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Minerva Anestesiologica 2020 Dec 15

DOI: 10.23736/S0375-9393.20.14734-5


language: English

Comparison of dynamic needle tip positioning versus conventional long-axis in-plane techniques for ultrasound-guided internal jugular venous catheterisation: a randomised controlled trial

Seohee LEE 1, Jee-Eun CHANG 2, Yoomin OH 1, 2, Hyo J. YANG 1, 2, Jinyoung BAE 1, Youn J. CHO 1, Yunseok JEON 1, Karam NAM 1, Tae K. KIM 2

1 Department of Anaesthesiology and Pain Medicine, Seoul National University Hospital, Seoul National University College of Medicine, Seoul, Korea; 2 Department of Anaesthesiology and Pain Medicine, Seoul Metropolitan Government-Seoul
National University Boramae Medical Centre, Seoul National University College of Medicine, Seoul, Korea


BACKGROUND: Continuous visualisation of the needle tip is essential for successful ultrasound-guided central venous catheterisation, and the dynamic needle tip positioning (DNTP) technique enables it. The aim of this randomised, dual-centre trial was to compare the first-attempt success rate of ultrasound-guided internal jugular catheterisation between the DNTP and conventional long-axis in-plane (LAX-IP) techniques.
METHODS: Patients undergoing cardiac surgery at two tertiary teaching hospitals were randomly allocated to either the DNTP or LAX-IP group. Internal jugular venous catheterisation was performed by four anaesthesiologists. The primary outcome was the firstattempt success rate of central venous catheterisation. Procedural time and complications related to catheterisation were compared as secondary outcomes.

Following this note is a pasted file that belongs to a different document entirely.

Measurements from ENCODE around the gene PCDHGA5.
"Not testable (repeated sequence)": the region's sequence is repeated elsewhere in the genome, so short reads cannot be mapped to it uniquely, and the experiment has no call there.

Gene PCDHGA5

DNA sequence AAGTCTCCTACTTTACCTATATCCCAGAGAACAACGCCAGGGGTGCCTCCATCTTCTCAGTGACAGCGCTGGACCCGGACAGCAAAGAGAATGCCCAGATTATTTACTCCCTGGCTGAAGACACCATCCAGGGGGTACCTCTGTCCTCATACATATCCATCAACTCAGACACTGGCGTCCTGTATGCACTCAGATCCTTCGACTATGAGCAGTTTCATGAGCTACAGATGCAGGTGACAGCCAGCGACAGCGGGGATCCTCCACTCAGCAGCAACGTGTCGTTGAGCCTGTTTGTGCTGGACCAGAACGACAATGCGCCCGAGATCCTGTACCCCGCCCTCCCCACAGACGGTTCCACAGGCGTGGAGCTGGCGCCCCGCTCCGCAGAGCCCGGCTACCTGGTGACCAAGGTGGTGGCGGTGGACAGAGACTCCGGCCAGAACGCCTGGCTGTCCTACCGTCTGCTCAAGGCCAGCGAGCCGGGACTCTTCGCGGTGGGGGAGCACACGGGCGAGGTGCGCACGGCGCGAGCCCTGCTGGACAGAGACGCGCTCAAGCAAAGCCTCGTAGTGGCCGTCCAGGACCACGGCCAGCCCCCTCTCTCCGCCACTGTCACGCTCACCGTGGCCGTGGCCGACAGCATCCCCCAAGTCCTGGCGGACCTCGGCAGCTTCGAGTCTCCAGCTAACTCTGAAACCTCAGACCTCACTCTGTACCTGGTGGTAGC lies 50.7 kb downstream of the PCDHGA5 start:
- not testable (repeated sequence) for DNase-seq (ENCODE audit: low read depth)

RESULTS: In total, 142 patients were analysed. The first-attempt success rate was significantly higher in the DNTP group (59/72, 81.9%) than in the LAX-IP group (46/70, 65.7%; odds ratio, 2.37; 95% confidence interval 1.09-5.15; P = 0.028). In addition, the needle was redirected less frequently in the DNTP group than the LAX-IP group (P = 0.026). Procedural time was comparable between the groups. No significant differences were observed in complications related to catheterisation, including posterior wall puncture, carotid artery puncture, or haematoma.
CONCLUSIONS: The DNTP technique resulted in a significantly higher success rate on the first attempt at internal jugular venous catheterisation, and required less frequent redirection of the needle during the procedure than the conventional LAX-IP technique.

KEY WORDS: Cardiac surgical procedures; Central venous catheterisation; Complications; Internal jugular vein; Ultrasonography

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